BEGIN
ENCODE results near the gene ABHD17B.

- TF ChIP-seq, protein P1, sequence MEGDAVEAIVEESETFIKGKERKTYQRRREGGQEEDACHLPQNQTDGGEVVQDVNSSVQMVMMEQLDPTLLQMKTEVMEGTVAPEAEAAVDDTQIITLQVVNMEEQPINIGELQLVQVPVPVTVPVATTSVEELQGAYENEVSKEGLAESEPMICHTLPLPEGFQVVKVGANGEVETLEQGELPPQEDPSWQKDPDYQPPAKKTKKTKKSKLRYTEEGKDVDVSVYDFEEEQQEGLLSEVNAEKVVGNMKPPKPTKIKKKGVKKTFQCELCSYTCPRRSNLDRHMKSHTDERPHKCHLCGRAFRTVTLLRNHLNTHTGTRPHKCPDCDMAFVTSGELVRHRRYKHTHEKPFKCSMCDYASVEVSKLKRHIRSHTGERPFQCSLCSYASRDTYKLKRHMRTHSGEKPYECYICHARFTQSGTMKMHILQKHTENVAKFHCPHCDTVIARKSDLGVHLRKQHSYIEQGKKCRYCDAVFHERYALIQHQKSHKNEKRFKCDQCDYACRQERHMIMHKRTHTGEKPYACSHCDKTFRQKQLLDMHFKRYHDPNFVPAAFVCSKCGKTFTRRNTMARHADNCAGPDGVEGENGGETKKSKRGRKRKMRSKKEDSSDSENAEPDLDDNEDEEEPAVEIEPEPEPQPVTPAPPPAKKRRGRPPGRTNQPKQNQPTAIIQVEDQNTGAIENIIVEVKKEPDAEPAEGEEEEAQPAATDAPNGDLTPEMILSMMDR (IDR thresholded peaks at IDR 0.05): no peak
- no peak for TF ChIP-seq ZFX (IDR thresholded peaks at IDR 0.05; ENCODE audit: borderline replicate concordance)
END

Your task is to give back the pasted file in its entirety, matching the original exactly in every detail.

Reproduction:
ENCODE results near the gene ABHD17B.

- TF ChIP-seq, protein P1, sequence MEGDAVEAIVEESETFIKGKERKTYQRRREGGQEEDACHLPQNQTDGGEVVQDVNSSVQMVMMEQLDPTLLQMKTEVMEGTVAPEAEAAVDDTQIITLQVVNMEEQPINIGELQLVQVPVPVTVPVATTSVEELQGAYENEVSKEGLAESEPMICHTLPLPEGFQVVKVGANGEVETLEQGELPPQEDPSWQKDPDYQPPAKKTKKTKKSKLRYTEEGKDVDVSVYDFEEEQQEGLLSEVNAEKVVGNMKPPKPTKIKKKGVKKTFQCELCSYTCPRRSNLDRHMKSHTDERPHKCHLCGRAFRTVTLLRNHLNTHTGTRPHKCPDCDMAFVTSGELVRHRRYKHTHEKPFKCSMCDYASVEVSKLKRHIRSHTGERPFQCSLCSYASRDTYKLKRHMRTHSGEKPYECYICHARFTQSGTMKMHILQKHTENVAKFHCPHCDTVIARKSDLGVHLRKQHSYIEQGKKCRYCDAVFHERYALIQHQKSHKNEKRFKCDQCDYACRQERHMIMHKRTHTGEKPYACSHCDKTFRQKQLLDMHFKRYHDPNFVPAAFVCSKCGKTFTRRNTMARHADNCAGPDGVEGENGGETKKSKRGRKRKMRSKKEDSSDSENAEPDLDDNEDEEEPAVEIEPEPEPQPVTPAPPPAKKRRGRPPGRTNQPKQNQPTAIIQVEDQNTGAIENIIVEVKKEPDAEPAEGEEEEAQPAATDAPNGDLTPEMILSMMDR (IDR thresholded peaks at IDR 0.05): no peak
- no peak for TF ChIP-seq ZFX (IDR thresholded peaks at IDR 0.05; ENCODE audit: borderline replicate concordance)